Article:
Loughborough University
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Risk assessment of contaminant intrusion into water distribution system

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posted on 2011-01-18, 10:16 authored by Jimin Yan
It is recognised through current literature that contaminantin trusion is a primary threat leading to degradation of water quality and threat to human health. The problem is more serious in developing countries where the water supply is intermittent and water distribution system crisscross with sanitary systems. Therefore there is a need to develop the methodology that enables the decision makers and engineers to undertake actions to minimise the risk of contamination of water. The researchs tudy presentedin this thesis addresses these water quality issues by developing the appropriate modelling tools to minimize the risk of contaminant intrusion. The conceptual framework proposed in this study consists of a risk based approach where the process of contaminant intrusion into the systems is traced to know the hazards of contaminant intrusion and vulnerability of the system. The risk of contaminant intrusion into the pipes of a water distribution system is then estimated as the function of hazards and vulnerability. A suit of four models is developed based on this framework. The first model is a water distribution pipe condition assessment model that simulates the potential pathway for contaminant ingress into water pipes by relating it to the deterioration/condition of the pipes. The condition of each pipe is assessed by means of numerous factors related to physical, environmental and operational aspects of the water distribution system. These factors are grouped into different indicators at three levels, depending on the nature of influence of each factor on the deterioration process of the pipe. The uncertainties inherent in these pipe condition indicators are described with fuzzy set theory. A distance based multi-criteria decision making method-fuzzy composite programming has been applied to combine the multilevel pipe condition indicators to form a single indicator to rank the condition of the pipes. The second model is a water flow and contaminant transport modelling tool. This model predicts the envelope of pollution emanating from pollution sources (contaminant zone) and simulates the seepage and contaminant transport in this zone. It is assumed that the seepage of contaminant from pollution sources such as unlined canal/drains and surface water bodies follow saturated flow while from pollution sources such as sewer pipelines, lined canals/drains follow unsaturated flow. Accordingly Richard/Green Ampt equations (unsaturated flow) and Darcy's equation (saturatedf lows) are coupled with advection-diffusion equations that account for water flow and contaminant transport respectively. The third model, the contaminant ingress model, identifies sections of pipe of water distribution system within contaminant zone by combining the outputs from the contaminant seepage model with spatial analysis. The fourth model, the risk assessment model, identifies the risk of contaminant intrusion into a water distribution system from the outputs of the above three models, namely the vulnerability of the water distribution pipe (pipe condition assessment model), the contaminant concentration(contaminant seepage model) and section of pipe in contaminant zone (contaminant ingress model). All these models have been integrated into ArcView GIS to form a decision support system (Improved Risk Assessment of Water Distribution System) and applied to a real water distribution system in Guntur, India for which water pipe network data and data for pollution sources were collected. The modelling results are presented as risk maps that show the potential areas that are under threat of contamination with relative risk scores. It is envisaged that the developed modelling tools will be used by water utilities in developing countries to improve the water quality management by identifying vulnerable areas and understanding threats that exist to the water distribution systems.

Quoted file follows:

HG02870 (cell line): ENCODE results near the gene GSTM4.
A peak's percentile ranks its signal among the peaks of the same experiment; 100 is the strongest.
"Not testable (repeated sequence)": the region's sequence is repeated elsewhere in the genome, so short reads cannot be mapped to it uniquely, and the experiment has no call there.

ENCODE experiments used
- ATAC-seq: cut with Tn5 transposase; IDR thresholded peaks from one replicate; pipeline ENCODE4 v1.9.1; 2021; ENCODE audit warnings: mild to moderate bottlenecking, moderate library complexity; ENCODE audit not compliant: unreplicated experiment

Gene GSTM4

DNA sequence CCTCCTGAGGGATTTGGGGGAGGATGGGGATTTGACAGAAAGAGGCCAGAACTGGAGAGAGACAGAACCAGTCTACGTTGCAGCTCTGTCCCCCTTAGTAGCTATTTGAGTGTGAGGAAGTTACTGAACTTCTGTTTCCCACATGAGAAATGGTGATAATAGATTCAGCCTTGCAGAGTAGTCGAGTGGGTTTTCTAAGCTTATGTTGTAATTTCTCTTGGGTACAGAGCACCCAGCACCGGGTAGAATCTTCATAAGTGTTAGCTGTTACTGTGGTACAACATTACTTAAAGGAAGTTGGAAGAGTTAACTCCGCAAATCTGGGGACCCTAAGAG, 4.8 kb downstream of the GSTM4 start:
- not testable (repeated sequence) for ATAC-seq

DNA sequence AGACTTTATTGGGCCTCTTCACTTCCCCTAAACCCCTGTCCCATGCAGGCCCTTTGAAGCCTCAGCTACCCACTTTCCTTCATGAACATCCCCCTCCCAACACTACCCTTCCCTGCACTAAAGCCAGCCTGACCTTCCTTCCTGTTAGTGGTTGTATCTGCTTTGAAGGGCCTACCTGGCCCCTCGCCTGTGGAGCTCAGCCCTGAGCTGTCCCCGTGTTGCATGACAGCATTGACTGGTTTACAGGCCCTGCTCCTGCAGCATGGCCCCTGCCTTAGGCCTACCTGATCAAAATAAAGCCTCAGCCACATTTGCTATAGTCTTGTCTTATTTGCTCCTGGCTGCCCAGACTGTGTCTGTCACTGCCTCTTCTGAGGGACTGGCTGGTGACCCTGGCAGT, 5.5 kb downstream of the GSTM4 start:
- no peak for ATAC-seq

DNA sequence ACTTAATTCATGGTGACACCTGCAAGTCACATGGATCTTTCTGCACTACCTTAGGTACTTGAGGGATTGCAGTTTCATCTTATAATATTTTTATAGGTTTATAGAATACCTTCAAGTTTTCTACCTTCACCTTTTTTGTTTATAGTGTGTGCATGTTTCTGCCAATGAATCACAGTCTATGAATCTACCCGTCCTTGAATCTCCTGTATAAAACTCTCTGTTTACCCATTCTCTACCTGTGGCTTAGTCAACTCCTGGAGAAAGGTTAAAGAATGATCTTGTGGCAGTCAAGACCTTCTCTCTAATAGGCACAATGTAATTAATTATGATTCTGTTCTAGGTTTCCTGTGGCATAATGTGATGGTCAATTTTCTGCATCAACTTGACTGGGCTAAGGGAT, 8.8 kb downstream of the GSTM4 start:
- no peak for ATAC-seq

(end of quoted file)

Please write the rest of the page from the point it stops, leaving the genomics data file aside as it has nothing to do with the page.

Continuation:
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© Jimin Yan

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A Doctoral Thesis. Submitted in partial fulfillment of the requirements for the award of Doctor of Philosophy of Loughborough University. If you are the author of this thesis and would like to make it openly available in the Institutional Repository please contact: repository@lboro.ac.uk

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